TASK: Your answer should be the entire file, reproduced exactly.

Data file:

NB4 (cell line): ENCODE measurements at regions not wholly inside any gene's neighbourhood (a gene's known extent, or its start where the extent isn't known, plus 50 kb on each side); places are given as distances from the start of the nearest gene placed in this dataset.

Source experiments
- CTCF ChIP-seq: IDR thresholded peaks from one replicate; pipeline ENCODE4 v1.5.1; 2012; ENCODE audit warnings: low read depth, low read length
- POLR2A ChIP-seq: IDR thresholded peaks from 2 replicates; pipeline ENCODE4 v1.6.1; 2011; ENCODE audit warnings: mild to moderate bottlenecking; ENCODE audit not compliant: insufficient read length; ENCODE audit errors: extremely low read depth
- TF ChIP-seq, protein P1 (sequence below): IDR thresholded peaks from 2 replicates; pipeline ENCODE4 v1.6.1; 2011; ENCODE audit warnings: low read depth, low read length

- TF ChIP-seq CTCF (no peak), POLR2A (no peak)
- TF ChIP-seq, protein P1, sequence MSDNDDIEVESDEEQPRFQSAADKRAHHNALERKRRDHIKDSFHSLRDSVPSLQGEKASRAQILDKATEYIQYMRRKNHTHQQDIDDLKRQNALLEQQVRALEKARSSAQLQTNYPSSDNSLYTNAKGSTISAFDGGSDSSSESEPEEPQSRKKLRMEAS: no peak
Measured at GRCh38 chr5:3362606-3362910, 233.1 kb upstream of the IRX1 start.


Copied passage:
NB4 (cell line): ENCODE measurements at regions not wholly inside any gene's neighbourhood (a gene's known extent, or its start where the extent isn't known, plus 50 kb on each side); places are given as distances from the start of the nearest gene placed in this dataset.

Source experiments
- CTCF ChIP-seq: IDR thresholded peaks from one replicate; pipeline ENCODE4 v1.5.1; 2012; ENCODE audit warnings: low read depth, low read length
- POLR2A ChIP-seq: IDR thresholded peaks from 2 replicates; pipeline ENCODE4 v1.6.1; 2011; ENCODE audit warnings: mild to moderate bottlenecking; ENCODE audit not compliant: insufficient read length; ENCODE audit errors: extremely low read depth
- TF ChIP-seq, protein P1 (sequence below): IDR thresholded peaks from 2 replicates; pipeline ENCODE4 v1.6.1; 2011; ENCODE audit warnings: low read depth, low read length

- TF ChIP-seq CTCF (no peak), POLR2A (no peak)
- TF ChIP-seq, protein P1, sequence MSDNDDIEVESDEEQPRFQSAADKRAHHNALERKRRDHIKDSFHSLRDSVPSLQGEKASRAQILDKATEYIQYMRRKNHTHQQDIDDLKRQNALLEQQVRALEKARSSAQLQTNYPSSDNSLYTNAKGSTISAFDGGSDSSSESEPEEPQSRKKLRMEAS: no peak
Measured at GRCh38 chr5:3362606-3362910, 233.1 kb upstream of the IRX1 start.